By: Rex Chambers
For years, I along with millions of other anglers have wondered what it would take for our sport of bass fishing to get some national recognition like other sports do. We've asked questions like what would it take for some of the bigger tournaments to get their highlights on shows like ESPN, and why don't local news media interview tournament winners during their sports reports.
Well, those questions have finally been answered. In case you didn't notice this past week, there was more fishing coverage from the national media over the past few days than there has been over the past decade combined. This year's Bass Master's Classic was made to be a family event with thousands of spectators taking part in New Orleans. The recent merger with B.A.S.S. and ESPN, may have brought bass fishing to it's peek as far as getting some national news coverage.
The process has started of making some names in fishing mentioned in households nation wide. Just as Tiger Woods brought golf to be a spectator sport, there are names such as VanDam, Horton, Swindle, Clunn and Rojas that are being mentioned nationally just about every day when it comes to fishing. It seems that maybe bass fishing has finally came full circle into becoming a mainstream sport with the likes of golf and Nascar.The media and advertisers may have finally figured out that there is more interest in bass fishing than anyone ever realized.
Now comes the next question. Is this what we anglers really wanted all along? Maybe we just wanted the title of "tobacco spitting red-neck bubba with a bassboat" lifted off those of us who thought our sport was a little more respectful than that. Personally, this "bubba with a bass boat" has been wondering what is going to happen now that there is national attention and recognition for those who do well in our sport.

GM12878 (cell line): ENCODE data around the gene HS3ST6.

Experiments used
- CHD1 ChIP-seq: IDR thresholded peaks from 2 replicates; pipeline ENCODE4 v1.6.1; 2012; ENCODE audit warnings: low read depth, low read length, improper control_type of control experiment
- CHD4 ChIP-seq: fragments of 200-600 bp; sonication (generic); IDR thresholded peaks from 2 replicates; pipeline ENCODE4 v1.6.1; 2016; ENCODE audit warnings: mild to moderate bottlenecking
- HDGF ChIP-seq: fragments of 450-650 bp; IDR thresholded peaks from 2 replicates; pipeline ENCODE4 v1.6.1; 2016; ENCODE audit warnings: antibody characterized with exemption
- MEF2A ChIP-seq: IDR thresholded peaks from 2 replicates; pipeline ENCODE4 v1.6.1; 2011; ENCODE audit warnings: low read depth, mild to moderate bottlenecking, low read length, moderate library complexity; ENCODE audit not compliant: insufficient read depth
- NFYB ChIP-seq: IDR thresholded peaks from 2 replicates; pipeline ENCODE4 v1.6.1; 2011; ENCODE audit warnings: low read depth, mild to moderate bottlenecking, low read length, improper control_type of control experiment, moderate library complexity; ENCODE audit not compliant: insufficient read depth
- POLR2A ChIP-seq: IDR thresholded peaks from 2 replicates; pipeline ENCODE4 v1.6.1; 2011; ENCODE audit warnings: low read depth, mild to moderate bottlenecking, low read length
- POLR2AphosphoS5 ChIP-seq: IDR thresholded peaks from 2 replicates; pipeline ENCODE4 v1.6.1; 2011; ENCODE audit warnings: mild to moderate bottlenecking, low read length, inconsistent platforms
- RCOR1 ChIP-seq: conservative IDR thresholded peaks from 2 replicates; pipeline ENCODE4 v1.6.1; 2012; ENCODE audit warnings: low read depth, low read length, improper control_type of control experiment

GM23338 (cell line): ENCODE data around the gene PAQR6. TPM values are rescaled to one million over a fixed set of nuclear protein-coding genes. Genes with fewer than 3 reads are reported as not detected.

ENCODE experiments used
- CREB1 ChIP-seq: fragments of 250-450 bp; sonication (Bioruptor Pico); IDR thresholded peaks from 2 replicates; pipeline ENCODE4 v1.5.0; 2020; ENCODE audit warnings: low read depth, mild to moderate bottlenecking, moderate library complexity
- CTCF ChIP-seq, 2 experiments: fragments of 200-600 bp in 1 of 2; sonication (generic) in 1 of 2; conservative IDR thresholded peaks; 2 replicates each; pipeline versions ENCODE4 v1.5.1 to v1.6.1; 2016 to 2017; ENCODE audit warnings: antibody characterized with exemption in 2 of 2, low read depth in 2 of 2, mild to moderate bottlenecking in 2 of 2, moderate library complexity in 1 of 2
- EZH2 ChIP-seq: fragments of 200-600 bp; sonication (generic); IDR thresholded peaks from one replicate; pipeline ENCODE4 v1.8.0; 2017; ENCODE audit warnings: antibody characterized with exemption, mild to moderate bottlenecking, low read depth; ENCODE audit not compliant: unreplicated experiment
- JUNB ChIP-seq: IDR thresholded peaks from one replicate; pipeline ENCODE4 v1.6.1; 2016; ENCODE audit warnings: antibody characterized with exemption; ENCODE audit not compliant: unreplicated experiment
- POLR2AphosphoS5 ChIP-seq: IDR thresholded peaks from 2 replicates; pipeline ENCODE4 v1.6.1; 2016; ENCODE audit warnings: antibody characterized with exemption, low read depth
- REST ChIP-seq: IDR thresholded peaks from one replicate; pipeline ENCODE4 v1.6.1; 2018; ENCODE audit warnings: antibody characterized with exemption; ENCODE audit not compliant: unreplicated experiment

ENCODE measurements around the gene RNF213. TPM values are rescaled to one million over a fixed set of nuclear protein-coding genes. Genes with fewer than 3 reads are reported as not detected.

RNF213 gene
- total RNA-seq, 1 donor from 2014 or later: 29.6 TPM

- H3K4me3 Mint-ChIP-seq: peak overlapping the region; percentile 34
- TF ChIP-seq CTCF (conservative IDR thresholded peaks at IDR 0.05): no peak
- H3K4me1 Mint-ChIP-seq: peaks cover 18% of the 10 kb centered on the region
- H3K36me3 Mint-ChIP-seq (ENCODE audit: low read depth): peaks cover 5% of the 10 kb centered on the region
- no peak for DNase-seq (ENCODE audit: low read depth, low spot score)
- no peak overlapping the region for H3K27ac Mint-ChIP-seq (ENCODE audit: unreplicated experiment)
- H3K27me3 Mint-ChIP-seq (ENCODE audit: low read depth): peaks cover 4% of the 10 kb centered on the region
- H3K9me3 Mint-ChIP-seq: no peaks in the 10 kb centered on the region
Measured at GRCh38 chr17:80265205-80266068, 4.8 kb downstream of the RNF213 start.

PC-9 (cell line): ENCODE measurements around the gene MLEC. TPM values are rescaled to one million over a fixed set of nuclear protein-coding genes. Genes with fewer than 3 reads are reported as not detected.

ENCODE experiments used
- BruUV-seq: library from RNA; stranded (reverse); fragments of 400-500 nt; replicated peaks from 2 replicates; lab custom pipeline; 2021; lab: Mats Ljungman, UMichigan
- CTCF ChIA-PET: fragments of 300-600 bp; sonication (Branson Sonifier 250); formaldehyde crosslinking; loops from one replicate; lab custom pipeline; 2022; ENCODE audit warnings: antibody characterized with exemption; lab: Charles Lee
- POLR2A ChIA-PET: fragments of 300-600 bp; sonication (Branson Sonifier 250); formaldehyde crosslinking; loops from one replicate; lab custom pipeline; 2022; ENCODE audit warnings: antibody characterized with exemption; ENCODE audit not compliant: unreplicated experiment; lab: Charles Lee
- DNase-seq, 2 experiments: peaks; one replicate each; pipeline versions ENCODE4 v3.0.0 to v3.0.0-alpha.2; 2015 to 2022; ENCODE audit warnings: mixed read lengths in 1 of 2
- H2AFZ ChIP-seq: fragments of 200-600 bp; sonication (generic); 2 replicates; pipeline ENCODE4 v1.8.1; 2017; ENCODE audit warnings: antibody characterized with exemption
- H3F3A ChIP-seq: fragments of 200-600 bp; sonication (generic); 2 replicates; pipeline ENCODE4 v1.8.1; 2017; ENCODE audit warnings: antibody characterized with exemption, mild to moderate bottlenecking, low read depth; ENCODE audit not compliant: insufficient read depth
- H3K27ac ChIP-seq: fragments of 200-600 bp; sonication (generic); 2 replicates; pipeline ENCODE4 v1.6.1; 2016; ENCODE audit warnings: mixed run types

As a whole, there are already too many lakes that are overcrowded with anglers as it stands. Maybe not here in our part of the fishing world, but there are areas that can't stand for just one more boat to be added to the mix. We seem to forget that there haven't been any new lakes or rivers created recently. One thing stands for sure though. The more popular bass fishing gets, the more average folks there will be on the water learning the basics. And the more that get interested in the sport, the less areas we "old timers" will have to fish. Maybe, just maybe, the old saying that hindsight is 20/20 won't come into play in the near future. Hopefully, in the decade or so to come, we won't be sitting on our porch, instead of on the water, wishing we had kept our little secret of bass fishing all to ourselves.